A natural flood management scheme which was only installed in Tudeley Woods near Tunbridge Wells in January has functioned effectively during the extreme weather conditions in Kent caused by Storms Ciara and Dennis, according to the South East Rivers Trust (SERT).
Just a few weeks after the completion of 50 “leaky dams” on the Alder Stream catchment, located within a 900-acre woodland RSPB reserve owned by the Hadlow Estate, the scheme was put to the test with heavy rainfall, amounting to peaks of 28mm in just one hour, recorded at Paddock Wood.
Although some properties in Five Oak Green and Capel were flooded after sudden torrential rainfall on February 9th during Storm Ciara, the cause was hillside run-off, rather than flooding from the Alder Stream.
Dean Morrison, SERT’s Natural Flood Management Project Officer, explained: “Properties in Five Oak Green were flooded as well as a row of properties including the Dovecote pub at Alders Road, Capel. While these cottages missed flooding from the Alder Stream, they were hit by water flowing off the hillsides and into the ditch network behind the village.
“Whilst it’s too early to claim that the number of leaky woody structures we’ve put in have had a significant impact yet, we checked on them during the storms and they’re functioning as they’re designed to,” added Dean.
The streams in Tudeley Woods near Tunbridge Wells have been blocked by a set of 50 intricately-constructed dams, which were built over the winter of 2019-2020.
“The project aims to add fallen timber to the streams to slow the flow of water,” explained Harry Teacher, whose family has owned the 900-acre Tudeley Woods for 170 years. Harry and his wife Kate head up the Hadlow Estate in the Weald of Kent. “It will even out the flow of water and the aim is to prevent flooding further downstream.”
The Natural Flood Management Project has been carried out by the Hadlow Estate in partnership with the South East Rivers Trust (SERT) – a local environmental charity bringing rivers back to life across the South East of England.
Dean explained: “What we have found is that, in heavy rain, water rushes down from the headwaters and rapidly increases the flow in rivers downstream. Within a short period of time, this huge increase in water volume can pose a serious flood threat to property and people.”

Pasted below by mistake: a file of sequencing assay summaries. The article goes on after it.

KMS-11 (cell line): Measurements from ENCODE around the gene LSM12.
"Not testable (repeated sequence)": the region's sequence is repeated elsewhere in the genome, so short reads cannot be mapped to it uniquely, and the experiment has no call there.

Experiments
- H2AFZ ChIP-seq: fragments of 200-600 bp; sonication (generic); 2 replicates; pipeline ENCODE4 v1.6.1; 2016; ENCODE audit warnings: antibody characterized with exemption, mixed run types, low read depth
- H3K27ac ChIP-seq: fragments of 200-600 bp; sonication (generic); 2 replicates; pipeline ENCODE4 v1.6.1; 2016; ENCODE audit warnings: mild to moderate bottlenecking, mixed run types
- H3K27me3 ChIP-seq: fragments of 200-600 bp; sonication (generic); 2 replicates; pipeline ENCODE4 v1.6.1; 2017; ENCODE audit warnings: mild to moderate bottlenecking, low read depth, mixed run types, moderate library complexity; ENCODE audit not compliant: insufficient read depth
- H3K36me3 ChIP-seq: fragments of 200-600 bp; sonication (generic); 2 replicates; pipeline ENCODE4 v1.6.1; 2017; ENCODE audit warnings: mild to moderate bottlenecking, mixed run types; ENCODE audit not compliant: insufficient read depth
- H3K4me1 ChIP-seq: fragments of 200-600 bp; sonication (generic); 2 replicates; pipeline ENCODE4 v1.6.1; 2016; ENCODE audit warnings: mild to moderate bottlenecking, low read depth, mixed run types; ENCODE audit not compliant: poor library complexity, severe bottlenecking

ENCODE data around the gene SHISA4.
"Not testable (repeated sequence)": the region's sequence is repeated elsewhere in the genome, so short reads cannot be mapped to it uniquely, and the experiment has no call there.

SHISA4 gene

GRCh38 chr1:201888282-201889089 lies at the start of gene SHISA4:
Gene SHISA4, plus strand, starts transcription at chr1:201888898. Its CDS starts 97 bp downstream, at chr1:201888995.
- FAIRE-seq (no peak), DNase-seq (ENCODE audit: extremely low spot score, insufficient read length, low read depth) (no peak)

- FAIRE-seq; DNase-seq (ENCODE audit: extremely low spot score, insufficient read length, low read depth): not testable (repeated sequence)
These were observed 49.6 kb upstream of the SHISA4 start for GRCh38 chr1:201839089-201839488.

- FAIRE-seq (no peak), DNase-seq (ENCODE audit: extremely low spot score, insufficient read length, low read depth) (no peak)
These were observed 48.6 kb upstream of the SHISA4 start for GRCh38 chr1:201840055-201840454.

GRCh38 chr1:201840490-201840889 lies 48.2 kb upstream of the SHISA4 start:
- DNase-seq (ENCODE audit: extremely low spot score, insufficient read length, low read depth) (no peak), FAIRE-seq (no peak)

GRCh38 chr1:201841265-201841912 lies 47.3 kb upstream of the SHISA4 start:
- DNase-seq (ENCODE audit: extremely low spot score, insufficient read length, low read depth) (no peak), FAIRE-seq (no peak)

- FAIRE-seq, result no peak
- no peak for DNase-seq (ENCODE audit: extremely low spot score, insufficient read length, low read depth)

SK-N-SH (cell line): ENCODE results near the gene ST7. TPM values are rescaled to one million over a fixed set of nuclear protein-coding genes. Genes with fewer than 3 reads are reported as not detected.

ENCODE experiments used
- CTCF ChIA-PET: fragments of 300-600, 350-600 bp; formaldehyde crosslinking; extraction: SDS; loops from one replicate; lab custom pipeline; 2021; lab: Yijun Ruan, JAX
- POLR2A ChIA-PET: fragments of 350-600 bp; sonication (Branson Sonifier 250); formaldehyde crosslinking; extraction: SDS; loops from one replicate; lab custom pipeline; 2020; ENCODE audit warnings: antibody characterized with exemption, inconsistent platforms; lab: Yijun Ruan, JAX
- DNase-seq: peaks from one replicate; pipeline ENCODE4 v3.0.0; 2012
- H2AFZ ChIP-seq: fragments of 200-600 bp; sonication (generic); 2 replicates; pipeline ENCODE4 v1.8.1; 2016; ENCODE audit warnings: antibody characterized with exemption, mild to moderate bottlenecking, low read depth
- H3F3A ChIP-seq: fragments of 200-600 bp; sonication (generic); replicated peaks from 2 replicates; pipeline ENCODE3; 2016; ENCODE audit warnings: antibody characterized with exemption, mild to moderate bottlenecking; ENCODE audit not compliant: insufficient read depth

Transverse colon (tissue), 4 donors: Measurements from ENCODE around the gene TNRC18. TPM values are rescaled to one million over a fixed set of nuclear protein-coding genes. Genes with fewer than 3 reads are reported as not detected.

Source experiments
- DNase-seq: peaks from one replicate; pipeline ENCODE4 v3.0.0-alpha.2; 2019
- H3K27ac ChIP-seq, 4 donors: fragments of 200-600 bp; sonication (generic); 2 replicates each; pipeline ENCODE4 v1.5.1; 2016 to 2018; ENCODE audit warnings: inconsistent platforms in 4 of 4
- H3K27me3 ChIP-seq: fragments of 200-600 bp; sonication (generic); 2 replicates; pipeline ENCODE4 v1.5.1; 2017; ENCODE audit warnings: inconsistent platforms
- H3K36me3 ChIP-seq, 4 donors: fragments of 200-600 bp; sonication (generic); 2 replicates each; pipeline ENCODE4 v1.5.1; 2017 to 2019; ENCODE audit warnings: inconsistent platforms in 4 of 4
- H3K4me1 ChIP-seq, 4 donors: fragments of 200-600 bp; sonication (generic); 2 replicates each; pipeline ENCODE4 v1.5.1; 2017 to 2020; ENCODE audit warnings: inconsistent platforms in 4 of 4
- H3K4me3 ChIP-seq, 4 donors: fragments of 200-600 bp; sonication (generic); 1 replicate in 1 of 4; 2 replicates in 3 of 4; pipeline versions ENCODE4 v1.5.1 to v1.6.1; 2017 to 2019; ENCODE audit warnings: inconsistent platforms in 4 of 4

To this end, the steep-sided streams in Tudeley Woods – or ghylls, as they are known locally – now have logs jammed across them. Over time, these will catch sticks and leaves to become what are known in the conservation world as “leaky wooden structures”.
The project was carried out in December 2019 and January 2020, with financial support from SERT and The Environment Agency as part of the Medway Flood Action Plan.
The streams in Tudeley Woods stem from natural springs within the woods and feed into the Alder Stream, a tributary of the River Medway with a history of flooding. The Natural Flood Management Project aims to help protect over 50 residential properties at risk from flooding from the Alder Stream in the village of Five Oak Green.
The benefits of the project will also be felt within the woods themselves, says Harry’s wife Kate, who has been working on the scheme for some time. “The idea of using our upland woodland for natural flood management has been under consideration for a couple of years. We first commissioned a survey of the woods, including the streams and a large central pond, to see exactly what was happening. We discovered that despite the wet winters, the warmer summers have meant that the woods are drying out year-on-year, which can have serious consequences for biodiversity.
“Tudeley Woods are a remnant of ancient woodland that once covered most of South East England. The woods are home to nearly 1200 varieties of fungi as well as rare birds and plants. There’s the nationally-rare Marsh Valerian flower as well as many butterflies and orchids. And in terms of birds you’ll see tree pipits, nightjars, woodlarks and Britain’s most rare woodpecker, the Lesser Spotted Woodpecker.”
The retention of water in the woods, preventing it from rushing away downstream, is very important for preserving habitats, said Harry. “We are using natural methods to increase resilience to climate change. Leaky dams are an effective way of preventing flooding further downstream but we are also working to prevent the woods from drying out, preserving the biodiversity of the flora and fauna here. It’s a win-win situation.”
Much of the timber used for the dams had fallen naturally within the woods, with other logs being felled as part of routine tree management.Until now, the image of flood prevention has been one of expensive engineering work, pumps and interventions near the site of a flood risk. Now, thanks to this timely project in Tudeley Woods, it seems that fallen trees, sticks and leaves can also make a contribution to protecting property.
“It’s a scheme that, if successful, could have implications for woodland management both nationally and further afield,” said Harry. “We look forward to monitoring the project in the months and years ahead.”